Minnesota's harsh climate can cause severe damage to landscape plants. Winter sun, wind and cold temperatures can bleach and dry out evergreen foliage, damage bark, and injure or kill branches, flower buds, and roots. Snow and ice can break branches and topple entire trees. Winter food shortages force rodents and deer to feed on bark, twigs, flower buds and leaves, injuring and sometimes killing trees and shrubs. Here are steps you can take to protect trees and shrubs and minimize injury.

Reducing root injury

  1. Cover roots of newly planted trees and shrubs with 3 to 4 inches of shredded wood mulch.
  2. Create a "donut" of mulch by pulling the mulch away from the trunk about 6 inches. This will prevent adventitious roots from forming and ultimately girdling the tree.
  3. If the fall has been dry, water heavily before the ground freezes to reduce frost penetration.
  4. Check new plantings for cracks in the soil and fill them with soil.

Frost heaving

Repeated freezing and thawing of soil in fall or spring causes soil to expand and contract, which can damage roots and heave shrubs and new plantings out of the ground. A 4- to 6-inch layer of mulch will prevent heaving by maintaining more constant soil temperatures.

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Sunscald prevention

  1. Prevent sunscald by wrapping the trunk with white guards to reflect the sun and keep the bark at a more constant temperature.
  2. Use a white commercial tree wrap or plastic tree guards. Do not use brown paper tree wrap or black colored tree guards as they will absorb heat from the sun.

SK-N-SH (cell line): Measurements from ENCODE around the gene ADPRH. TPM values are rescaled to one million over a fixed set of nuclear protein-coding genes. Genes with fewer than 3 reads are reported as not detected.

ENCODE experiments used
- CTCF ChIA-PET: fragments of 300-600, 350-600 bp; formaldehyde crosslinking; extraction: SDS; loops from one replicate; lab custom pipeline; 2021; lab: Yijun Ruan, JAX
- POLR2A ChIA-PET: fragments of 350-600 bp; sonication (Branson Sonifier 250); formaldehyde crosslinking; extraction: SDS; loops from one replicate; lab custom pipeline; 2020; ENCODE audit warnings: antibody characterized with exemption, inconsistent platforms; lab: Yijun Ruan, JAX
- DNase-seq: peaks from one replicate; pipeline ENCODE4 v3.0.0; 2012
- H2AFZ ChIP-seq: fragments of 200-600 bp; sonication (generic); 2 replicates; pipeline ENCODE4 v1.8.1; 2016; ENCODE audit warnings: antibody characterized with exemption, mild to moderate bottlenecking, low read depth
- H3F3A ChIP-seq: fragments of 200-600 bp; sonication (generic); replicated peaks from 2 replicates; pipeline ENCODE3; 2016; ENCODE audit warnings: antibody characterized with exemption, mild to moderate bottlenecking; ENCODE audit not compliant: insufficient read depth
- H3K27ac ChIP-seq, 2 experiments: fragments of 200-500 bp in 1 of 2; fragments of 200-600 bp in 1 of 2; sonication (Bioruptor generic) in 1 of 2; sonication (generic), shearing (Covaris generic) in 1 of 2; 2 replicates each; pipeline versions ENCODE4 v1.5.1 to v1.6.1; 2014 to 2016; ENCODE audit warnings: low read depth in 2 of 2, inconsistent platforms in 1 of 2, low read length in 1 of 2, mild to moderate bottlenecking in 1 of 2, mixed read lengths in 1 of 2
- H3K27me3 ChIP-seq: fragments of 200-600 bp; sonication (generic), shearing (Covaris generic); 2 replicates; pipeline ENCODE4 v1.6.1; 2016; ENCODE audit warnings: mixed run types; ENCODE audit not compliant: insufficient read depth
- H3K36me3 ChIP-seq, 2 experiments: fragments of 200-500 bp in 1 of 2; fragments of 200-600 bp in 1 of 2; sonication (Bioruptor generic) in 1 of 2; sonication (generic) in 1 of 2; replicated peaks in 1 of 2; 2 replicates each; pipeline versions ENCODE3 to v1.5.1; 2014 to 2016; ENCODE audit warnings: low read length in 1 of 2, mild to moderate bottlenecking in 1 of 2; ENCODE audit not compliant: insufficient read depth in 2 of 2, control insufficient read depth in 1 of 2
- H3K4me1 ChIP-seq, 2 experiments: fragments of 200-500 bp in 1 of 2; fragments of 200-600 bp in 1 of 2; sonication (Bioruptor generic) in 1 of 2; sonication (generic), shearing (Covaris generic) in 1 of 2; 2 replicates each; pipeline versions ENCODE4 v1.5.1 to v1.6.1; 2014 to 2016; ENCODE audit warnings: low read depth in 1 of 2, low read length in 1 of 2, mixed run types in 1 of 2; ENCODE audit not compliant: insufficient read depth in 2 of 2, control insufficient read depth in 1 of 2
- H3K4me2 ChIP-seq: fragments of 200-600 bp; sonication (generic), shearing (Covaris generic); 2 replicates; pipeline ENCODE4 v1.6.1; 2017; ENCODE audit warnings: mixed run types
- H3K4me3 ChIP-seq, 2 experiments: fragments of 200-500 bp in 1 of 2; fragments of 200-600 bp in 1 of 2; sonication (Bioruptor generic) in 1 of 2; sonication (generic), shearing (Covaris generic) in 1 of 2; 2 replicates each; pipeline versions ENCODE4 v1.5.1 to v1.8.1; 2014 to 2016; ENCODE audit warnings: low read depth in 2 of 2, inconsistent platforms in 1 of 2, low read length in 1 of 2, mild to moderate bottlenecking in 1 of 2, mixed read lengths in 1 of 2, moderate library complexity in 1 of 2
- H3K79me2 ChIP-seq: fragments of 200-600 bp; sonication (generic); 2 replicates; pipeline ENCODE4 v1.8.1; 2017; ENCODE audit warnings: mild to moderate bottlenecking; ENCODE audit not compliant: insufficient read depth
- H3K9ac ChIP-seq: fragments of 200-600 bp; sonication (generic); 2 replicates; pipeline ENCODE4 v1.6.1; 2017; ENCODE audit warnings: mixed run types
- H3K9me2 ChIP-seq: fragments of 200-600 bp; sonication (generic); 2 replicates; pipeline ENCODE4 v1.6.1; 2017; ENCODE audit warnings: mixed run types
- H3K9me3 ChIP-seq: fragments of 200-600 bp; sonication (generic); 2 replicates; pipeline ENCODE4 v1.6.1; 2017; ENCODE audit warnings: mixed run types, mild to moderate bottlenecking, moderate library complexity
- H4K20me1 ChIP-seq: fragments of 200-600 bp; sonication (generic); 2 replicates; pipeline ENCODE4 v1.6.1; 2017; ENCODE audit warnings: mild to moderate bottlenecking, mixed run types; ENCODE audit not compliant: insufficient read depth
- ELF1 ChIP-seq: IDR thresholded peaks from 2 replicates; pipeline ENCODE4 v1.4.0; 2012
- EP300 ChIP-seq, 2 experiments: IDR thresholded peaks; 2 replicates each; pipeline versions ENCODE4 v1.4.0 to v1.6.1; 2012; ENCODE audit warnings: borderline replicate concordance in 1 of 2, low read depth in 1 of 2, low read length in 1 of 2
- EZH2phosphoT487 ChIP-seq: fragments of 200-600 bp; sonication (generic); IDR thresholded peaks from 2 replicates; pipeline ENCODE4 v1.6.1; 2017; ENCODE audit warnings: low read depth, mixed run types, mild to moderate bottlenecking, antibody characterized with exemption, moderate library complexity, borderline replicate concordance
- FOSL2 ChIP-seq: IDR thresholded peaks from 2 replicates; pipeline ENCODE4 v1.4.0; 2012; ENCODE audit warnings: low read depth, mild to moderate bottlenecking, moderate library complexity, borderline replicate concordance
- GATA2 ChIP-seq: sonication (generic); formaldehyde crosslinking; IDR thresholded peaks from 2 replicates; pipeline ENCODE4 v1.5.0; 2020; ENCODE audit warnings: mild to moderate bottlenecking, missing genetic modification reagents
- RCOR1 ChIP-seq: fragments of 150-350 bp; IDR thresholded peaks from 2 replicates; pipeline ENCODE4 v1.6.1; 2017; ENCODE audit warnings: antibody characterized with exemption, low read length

3. Wrap newly planted trees for at least two winters and thin-barked species up to five winters or more.
  4. Put the wrap on in the fall and remove it in the spring after the last frost.

Reducing animal damage on trees and shrubs

Mice, rabbits, voles and deer can all cause severe damage to plants in the winter by feeding on twigs, bark, leaves and stems. They can eat shrubs to the ground and also girdle trees and shrubs by chewing through the bark. The best overall strategy for protecting your trees and shrubs from animal browsing is to reduce areas of habitat and erect physical barriers to prevent them from getting to your plants.

For more information, read The Yard and Garden news, at extension.umn.edu/yard-and-garden/yard-and-garden-news.

Until next time, happy gardening!


“Winter is the time for comfort, for good food and warmth, for the touch of a friendly hand and for a talk beside the fire: it is the time for home.” ― Edith Sitwell

Robin Trott is a horticulture educator with University of Minnesota Extension. Contact her at 320-762-3890, or at trot0053@umn.edu.